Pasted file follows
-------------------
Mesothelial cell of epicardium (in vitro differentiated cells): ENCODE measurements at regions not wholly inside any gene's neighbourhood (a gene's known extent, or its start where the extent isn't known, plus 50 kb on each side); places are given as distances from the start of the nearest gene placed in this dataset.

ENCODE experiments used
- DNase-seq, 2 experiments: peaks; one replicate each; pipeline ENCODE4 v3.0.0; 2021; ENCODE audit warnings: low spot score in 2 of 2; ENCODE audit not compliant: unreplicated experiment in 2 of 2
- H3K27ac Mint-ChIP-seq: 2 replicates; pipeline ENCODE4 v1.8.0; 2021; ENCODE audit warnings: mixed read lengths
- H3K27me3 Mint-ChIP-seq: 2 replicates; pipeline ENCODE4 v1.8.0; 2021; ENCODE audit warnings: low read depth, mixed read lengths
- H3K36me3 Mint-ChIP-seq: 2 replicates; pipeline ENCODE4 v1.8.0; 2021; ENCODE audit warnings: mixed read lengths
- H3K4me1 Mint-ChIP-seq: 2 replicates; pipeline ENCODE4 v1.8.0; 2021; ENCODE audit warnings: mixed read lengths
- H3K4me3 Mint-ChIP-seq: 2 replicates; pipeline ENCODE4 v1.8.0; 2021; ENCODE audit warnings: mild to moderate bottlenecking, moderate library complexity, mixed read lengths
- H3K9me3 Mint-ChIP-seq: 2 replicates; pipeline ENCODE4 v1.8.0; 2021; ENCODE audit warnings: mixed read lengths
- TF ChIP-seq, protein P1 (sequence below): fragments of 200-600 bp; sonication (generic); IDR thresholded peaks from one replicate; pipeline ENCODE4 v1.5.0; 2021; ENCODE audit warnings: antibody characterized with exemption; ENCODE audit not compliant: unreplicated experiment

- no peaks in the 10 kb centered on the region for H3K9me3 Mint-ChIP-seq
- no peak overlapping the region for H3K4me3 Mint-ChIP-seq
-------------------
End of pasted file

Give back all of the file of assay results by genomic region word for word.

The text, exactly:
Mesothelial cell of epicardium (in vitro differentiated cells): ENCODE measurements at regions not wholly inside any gene's neighbourhood (a gene's known extent, or its start where the extent isn't known, plus 50 kb on each side); places are given as distances from the start of the nearest gene placed in this dataset.

ENCODE experiments used
- DNase-seq, 2 experiments: peaks; one replicate each; pipeline ENCODE4 v3.0.0; 2021; ENCODE audit warnings: low spot score in 2 of 2; ENCODE audit not compliant: unreplicated experiment in 2 of 2
- H3K27ac Mint-ChIP-seq: 2 replicates; pipeline ENCODE4 v1.8.0; 2021; ENCODE audit warnings: mixed read lengths
- H3K27me3 Mint-ChIP-seq: 2 replicates; pipeline ENCODE4 v1.8.0; 2021; ENCODE audit warnings: low read depth, mixed read lengths
- H3K36me3 Mint-ChIP-seq: 2 replicates; pipeline ENCODE4 v1.8.0; 2021; ENCODE audit warnings: mixed read lengths
- H3K4me1 Mint-ChIP-seq: 2 replicates; pipeline ENCODE4 v1.8.0; 2021; ENCODE audit warnings: mixed read lengths
- H3K4me3 Mint-ChIP-seq: 2 replicates; pipeline ENCODE4 v1.8.0; 2021; ENCODE audit warnings: mild to moderate bottlenecking, moderate library complexity, mixed read lengths
- H3K9me3 Mint-ChIP-seq: 2 replicates; pipeline ENCODE4 v1.8.0; 2021; ENCODE audit warnings: mixed read lengths
- TF ChIP-seq, protein P1 (sequence below): fragments of 200-600 bp; sonication (generic); IDR thresholded peaks from one replicate; pipeline ENCODE4 v1.5.0; 2021; ENCODE audit warnings: antibody characterized with exemption; ENCODE audit not compliant: unreplicated experiment

- no peaks in the 10 kb centered on the region for H3K9me3 Mint-ChIP-seq
- no peak overlapping the region for H3K4me3 Mint-ChIP-seq